By Jake Shoemaker
Los Angeles (3)
The Los Angeles Kings are, once again, loaded. In the strike shortened 2013 season, the Kings limped out of the gate with the typical Stanley Cup “hangover”. But, once they got rolling and superstar goalie Jonathan Quick got healthy, the Kings reemerged as a force in the Western Conference. The Kings keep the luck out of the net
X-Factor: Jeff Carter. The Kings grind their opponents down with a balanced scoring attack that comes from a both physical and finesse forwards. In his first full year with the Kings, Carter proved his worth as a sniper scoring 26 goals. But, with those 26 goals came just 7 assists. Carter’s career numbers suggest that the large disparity between goals and assists is an anomaly, a stat that the Kings hope proves to be true. If Carter can learn to share the luck while still maintaining his scoring touch – perhaps becoming a point-per-game scorer at the tune of 40 goals and 40 assists – the Kings could very well return to the Finals. If Carter can’t share the puck, look for the forward to a decrease in goals scored per game and for the Kings to be just another playoff team.
After a phenomenal regular season that led only to a disappointingly brief playoff stint, the Ducks are once again primed to make a deep run in the Western Conference. Anaheim has its two best players and team leaders, Corey Perry and Ryan Getzlaf, locked into long term deals and they also have two high caliber goaltenders, Jonas Hiller and Viktor Fasth, who are capable of carrying the team at any point in time. The stable presence of the goalies will be a major factor in keeping the Ducks consistently performing during the regular season, especially in the strong Pacific Division. Look for Anaheim to yet again be a team that is built for a long season, not a playoff run.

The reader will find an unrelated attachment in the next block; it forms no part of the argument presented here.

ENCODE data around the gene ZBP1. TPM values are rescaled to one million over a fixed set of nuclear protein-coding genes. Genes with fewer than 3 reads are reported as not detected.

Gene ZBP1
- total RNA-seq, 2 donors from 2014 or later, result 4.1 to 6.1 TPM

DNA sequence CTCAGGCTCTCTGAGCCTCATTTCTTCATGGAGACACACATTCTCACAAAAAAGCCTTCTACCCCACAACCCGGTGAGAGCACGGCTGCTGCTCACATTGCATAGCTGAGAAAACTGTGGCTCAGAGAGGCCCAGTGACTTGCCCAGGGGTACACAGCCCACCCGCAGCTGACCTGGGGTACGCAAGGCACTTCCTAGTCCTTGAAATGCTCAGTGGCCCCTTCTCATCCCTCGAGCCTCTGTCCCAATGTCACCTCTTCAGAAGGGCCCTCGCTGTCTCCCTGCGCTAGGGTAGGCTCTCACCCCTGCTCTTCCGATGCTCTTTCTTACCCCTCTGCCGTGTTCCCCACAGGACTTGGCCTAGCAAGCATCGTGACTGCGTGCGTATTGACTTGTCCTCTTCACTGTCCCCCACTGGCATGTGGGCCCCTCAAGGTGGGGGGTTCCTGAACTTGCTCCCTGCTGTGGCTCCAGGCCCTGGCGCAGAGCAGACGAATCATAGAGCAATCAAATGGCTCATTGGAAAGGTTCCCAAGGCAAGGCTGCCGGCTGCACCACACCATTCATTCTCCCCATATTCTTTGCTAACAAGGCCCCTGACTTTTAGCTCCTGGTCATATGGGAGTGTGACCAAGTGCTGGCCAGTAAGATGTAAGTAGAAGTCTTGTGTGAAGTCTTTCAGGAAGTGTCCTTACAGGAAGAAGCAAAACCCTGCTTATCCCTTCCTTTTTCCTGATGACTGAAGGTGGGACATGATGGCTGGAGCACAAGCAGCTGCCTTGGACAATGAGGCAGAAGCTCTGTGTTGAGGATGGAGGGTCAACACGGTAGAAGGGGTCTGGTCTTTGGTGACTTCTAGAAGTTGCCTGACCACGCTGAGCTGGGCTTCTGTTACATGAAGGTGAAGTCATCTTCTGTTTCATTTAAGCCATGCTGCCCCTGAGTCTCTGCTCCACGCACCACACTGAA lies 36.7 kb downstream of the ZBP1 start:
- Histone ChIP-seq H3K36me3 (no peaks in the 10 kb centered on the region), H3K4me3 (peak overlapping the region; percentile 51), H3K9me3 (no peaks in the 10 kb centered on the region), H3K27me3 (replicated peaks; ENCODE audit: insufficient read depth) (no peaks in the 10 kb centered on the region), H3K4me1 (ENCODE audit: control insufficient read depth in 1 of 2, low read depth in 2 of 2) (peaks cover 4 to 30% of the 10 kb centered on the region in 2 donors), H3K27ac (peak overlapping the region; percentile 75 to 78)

X-Factor: Andrew Cogliano. Last year, the Ducks got a combined 51 points from Teemu Selanne and Saku Koivu, two veterans whose best days are well behind them. With Bobby Ryan, last year’s third highest point getter, no longer on the team, Anaheim needs the underachieving Cogliano to finally live up to the expectations that led to Edmonton draft him in the first round eight years ago. Cogliano produced at about .5 points per game and had a stellar plus/minus in 2013, showing signs of significant worth. He also had the highest shot percentage on the team. If he can fill Ryan’s scoring void, the Ducks have the other pieces in place to make a run at the Stanley Cup.
The Edmonton Oilers will be relevant this year. Just how relevant is up to them. The Oilers have young talent on the front line to beat rival goalies Jonathan Quick, Roberto Luongo and Antti Niemi, and a blossoming goaltender of their own in Devan Dubnyk. Where they lack depth and talent is on the blue line, but newly minted Captain Andrew Ference should bring stability, toughness and leadership to the group. If Edomonton can continue its strong special teams play, they have the pieces to compete for a playoff birth over the course of a long season. Unfortunately, unless Dubnyk becomes a world-class goaltender, a postseason birth might be all Oiler fans can expect in 2013-2014.